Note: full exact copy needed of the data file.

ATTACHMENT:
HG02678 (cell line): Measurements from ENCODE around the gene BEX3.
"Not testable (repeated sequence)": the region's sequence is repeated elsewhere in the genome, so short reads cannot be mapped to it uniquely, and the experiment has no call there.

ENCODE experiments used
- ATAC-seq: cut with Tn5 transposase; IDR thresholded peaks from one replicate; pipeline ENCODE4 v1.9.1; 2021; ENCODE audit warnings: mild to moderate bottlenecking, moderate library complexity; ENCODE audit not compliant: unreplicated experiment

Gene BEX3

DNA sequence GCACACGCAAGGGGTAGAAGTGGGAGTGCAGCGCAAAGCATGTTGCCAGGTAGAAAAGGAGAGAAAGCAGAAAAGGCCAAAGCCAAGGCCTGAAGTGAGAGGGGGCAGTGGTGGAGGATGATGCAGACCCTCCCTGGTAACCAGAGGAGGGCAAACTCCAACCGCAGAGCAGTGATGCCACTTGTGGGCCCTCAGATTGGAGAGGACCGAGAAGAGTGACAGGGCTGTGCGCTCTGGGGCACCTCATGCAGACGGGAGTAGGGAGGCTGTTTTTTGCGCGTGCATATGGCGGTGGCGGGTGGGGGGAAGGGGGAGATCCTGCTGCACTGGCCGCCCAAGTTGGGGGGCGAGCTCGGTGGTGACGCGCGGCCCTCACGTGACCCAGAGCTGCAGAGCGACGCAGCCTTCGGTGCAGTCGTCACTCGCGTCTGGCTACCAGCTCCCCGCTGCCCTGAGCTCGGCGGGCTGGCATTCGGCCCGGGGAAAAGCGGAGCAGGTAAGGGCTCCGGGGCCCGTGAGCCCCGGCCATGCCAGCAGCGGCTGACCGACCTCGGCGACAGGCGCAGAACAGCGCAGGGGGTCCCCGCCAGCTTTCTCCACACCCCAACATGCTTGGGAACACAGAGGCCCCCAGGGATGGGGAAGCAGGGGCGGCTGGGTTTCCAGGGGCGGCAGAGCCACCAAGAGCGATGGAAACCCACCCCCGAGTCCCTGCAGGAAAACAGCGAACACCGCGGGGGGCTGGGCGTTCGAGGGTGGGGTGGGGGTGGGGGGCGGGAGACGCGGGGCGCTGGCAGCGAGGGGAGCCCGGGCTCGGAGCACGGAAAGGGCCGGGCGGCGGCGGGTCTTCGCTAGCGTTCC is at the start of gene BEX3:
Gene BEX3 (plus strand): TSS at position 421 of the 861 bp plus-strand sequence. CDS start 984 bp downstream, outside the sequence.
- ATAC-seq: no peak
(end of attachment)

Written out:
HG02678 (cell line): Measurements from ENCODE around the gene BEX3.
"Not testable (repeated sequence)": the region's sequence is repeated elsewhere in the genome, so short reads cannot be mapped to it uniquely, and the experiment has no call there.

ENCODE experiments used
- ATAC-seq: cut with Tn5 transposase; IDR thresholded peaks from one replicate; pipeline ENCODE4 v1.9.1; 2021; ENCODE audit warnings: mild to moderate bottlenecking, moderate library complexity; ENCODE audit not compliant: unreplicated experiment

Gene BEX3

DNA sequence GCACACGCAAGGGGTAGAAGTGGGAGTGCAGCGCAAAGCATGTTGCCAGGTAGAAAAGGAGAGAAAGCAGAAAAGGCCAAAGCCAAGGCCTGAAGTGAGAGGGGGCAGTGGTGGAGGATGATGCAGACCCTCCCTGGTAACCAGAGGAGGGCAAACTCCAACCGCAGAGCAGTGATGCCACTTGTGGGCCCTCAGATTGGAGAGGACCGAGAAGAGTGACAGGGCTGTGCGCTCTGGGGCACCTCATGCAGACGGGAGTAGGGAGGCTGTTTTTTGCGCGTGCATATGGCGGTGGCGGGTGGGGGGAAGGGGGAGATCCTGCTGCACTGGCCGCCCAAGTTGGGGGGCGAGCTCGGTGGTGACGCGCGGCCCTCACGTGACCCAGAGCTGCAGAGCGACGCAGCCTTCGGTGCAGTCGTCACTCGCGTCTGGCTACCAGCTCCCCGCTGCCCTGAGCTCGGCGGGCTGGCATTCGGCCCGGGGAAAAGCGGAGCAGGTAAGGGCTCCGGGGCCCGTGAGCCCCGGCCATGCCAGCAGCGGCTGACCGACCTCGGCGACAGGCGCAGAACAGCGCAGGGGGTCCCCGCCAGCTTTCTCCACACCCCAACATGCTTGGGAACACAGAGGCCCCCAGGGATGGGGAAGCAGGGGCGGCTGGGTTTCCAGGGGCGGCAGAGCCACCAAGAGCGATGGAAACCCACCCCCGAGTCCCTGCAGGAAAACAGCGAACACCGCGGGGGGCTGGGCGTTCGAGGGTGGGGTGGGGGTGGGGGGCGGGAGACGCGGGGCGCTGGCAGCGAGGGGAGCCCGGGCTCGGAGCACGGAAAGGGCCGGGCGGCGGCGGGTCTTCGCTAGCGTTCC is at the start of gene BEX3:
Gene BEX3 (plus strand): TSS at position 421 of the 861 bp plus-strand sequence. CDS start 984 bp downstream, outside the sequence.
- ATAC-seq: no peak